We also reported that Mel-18 overexpression in breast cancer cell line MCF7 results in downregulation of BMI1 and reduction of transformed phenotype. Furthermore, downregulation of BMI1 by Mel-18 overexpression and knockdown of BMI1 expression by RNA interference (RNAi) approach is accompanied by downregulation of AKT/PKB (Protein Kinase B) activity . Thus our data suggested that Mel-18 acts as a tumor suppressor in breast epithelial cells. Consistent with our data, Lee et al. also recently reported that Mel-18 negatively regulates AKT and that its overexpression inhibits growth of breast cancer cells . However, the function of Mel-18 is still debatable. It is described as a potential tumor suppressor in some studies [17–19]; while in other studies, it was found that similar to BMI1, Mel-18 can act as an oncogene [20, 21]. The opposite role of BMI1 and Mel-18 in human fibroblasts and breast cancer cells is an interesting finding. However, it needs to be verified in other cell types and pathological conditions. Importantly, the role of Mel-18 in cancers other than breast and prostate cancers is still not clear. Regulation of AKT/PKB pathway by BMI1 and Mel-18 activity also needs further confirmation.
Gastric cancer is one of the most common malignancies throughout the world, and mechanisms that underlie the carcinogenesis of gastric cancer are still poorly understood. It has been reported that BMI1 is overexpressed in gastric cancer cells and is an independent prognosis factor . However, the exact role of BMI1 in gastric cancer is far from clear. Potential tumor suppressive role of Mel-18 in gastric cancer is also not known. Here, we show that BMI1 is overexpressed in gastric cancer cell lines and gastric tumors, and its expression correlated with advanced clinical stage, lymph node metastasis, and poor prognosis. Importantly, we show that expression of Mel-18 is decreased in gastric cancer and is negatively correlated with the expression of BMI1 in both gastric cancer cells and normal gastric epithelial cells. We also report that downregulation of BMI1 by Mel-18 overexpression and knockdown of BMI1 expression in gastric cell lines is accompanied by downregulation of AKT/PKB activity and upregulation of p16, which resulted in induction of a senescence-like phenotype and reduction of transformed properties in gastric cancer cell lines. These data suggest that BMI1 acts as an oncogene via regulation of p16 and AKT/PKB, and Mel-18 acts as a tumor suppressor via downregulation of BMI1 during the development of gastric cancer.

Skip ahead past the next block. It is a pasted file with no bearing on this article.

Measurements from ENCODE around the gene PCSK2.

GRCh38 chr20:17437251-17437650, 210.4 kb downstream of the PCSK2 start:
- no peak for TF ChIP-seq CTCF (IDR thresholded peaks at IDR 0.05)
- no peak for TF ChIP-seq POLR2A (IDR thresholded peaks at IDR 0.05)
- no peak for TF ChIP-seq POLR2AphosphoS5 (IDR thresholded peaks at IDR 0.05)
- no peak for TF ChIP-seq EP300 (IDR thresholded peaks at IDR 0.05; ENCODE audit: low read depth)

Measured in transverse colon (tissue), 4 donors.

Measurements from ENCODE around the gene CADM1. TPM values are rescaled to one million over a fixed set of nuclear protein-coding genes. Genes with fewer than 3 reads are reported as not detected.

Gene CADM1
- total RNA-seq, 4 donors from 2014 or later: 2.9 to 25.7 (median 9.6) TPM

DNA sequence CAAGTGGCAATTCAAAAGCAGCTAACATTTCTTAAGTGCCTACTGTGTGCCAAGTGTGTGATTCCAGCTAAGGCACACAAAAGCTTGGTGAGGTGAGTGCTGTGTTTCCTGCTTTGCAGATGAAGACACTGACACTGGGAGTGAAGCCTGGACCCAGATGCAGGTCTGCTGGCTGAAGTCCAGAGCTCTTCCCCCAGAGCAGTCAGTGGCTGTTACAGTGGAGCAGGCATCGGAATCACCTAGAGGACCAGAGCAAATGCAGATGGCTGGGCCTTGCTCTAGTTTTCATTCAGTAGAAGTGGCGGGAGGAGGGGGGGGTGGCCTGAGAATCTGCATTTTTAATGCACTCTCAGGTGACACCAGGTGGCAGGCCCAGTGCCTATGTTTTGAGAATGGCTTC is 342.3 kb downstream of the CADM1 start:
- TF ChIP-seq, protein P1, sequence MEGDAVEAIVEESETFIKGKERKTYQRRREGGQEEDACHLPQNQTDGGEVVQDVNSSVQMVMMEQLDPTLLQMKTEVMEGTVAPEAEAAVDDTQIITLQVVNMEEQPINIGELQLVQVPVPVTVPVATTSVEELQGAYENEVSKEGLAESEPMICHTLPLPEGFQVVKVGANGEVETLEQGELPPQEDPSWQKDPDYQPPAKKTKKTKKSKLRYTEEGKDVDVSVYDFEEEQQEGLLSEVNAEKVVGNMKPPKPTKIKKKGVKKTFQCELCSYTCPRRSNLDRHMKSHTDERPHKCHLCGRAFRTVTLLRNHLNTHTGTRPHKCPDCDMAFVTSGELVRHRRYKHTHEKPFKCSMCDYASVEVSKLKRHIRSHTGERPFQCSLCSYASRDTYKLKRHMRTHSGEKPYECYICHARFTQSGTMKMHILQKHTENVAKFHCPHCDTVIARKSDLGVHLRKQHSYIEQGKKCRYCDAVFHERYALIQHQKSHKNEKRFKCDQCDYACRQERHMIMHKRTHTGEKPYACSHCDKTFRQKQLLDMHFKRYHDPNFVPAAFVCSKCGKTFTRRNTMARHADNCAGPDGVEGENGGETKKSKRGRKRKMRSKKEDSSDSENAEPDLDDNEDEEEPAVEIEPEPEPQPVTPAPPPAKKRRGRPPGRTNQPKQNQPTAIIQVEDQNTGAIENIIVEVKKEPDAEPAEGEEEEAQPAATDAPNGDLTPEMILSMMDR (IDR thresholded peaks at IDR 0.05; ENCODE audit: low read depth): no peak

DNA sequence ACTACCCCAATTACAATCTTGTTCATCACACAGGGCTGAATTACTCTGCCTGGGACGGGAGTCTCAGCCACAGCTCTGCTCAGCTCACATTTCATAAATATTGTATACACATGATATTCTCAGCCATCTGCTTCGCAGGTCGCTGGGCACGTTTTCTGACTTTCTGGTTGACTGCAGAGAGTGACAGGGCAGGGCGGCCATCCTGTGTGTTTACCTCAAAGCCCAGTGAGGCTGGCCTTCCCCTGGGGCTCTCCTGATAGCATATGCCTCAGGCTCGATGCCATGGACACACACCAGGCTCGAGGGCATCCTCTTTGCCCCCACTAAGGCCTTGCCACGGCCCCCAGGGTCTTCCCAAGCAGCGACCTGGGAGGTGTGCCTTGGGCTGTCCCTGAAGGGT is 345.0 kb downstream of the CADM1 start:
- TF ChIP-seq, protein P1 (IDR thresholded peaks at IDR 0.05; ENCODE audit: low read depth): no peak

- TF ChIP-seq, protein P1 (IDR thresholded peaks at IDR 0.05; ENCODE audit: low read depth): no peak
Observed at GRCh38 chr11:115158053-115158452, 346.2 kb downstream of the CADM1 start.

Cellular and molecular reagents, and methods
An immortalized human gastric mucosal epithelial cell line (GES-1) and eight human gastric cancer cell lines (MKN28, MKN45, KATOIII, NCI-N87, SUN-1, SUN-16, SGC-7901 and AGS) were obtained from the Surgical Institution of Ruijin Hospital. These cell lines were cultured in RPMI-1640 supplemented with 10% fetal bovine serum (FBS) and antibiotics. Stable cell lines expressing Mel-18 or other genes of interest were generated by infection of the retroviral vectors expressing the particular genes as described . Retroviral vectors overexpressing Mel-18, BMI1 shRNA (BMI1 i) and a control shRNA (Ctrl i) are described earlier . The retroviruses were produced by transient transfection of the retroviral vector together with pIK packaging plasmid into 293 packaging cell line as described . Induction of senescence in cancer cells was determined using Senescence-associated beta galactosidase (SA-β-gal) assay as described , and the apoptosis was determined using Annexin -FITC Apoptosis Detection Kit (BD Biosciences, USA) as described . Soft-agar assay, wound healing assay and transwell chamber (Corning Costar, Cambridge, MA) migration assays were done as described .